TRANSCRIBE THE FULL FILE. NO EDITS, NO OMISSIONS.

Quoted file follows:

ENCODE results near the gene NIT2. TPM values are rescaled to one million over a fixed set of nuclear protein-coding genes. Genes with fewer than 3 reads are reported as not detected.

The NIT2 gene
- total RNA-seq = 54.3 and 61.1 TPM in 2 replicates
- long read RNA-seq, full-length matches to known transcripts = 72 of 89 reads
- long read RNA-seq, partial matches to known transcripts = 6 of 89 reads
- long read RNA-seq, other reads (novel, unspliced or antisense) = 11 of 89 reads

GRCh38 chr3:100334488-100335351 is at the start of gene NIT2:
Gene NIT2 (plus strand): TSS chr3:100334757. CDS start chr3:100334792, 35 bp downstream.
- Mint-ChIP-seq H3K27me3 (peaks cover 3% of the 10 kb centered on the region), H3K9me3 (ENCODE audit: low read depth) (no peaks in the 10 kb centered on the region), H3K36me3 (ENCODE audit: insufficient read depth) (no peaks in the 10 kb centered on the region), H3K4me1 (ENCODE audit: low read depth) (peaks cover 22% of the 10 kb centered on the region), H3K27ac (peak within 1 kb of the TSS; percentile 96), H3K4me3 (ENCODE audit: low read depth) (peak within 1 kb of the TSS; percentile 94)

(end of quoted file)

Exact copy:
ENCODE results near the gene NIT2. TPM values are rescaled to one million over a fixed set of nuclear protein-coding genes. Genes with fewer than 3 reads are reported as not detected.

The NIT2 gene
- total RNA-seq = 54.3 and 61.1 TPM in 2 replicates
- long read RNA-seq, full-length matches to known transcripts = 72 of 89 reads
- long read RNA-seq, partial matches to known transcripts = 6 of 89 reads
- long read RNA-seq, other reads (novel, unspliced or antisense) = 11 of 89 reads

GRCh38 chr3:100334488-100335351 is at the start of gene NIT2:
Gene NIT2 (plus strand): TSS chr3:100334757. CDS start chr3:100334792, 35 bp downstream.
- Mint-ChIP-seq H3K27me3 (peaks cover 3% of the 10 kb centered on the region), H3K9me3 (ENCODE audit: low read depth) (no peaks in the 10 kb centered on the region), H3K36me3 (ENCODE audit: insufficient read depth) (no peaks in the 10 kb centered on the region), H3K4me1 (ENCODE audit: low read depth) (peaks cover 22% of the 10 kb centered on the region), H3K27ac (peak within 1 kb of the TSS; percentile 96), H3K4me3 (ENCODE audit: low read depth) (peak within 1 kb of the TSS; percentile 94)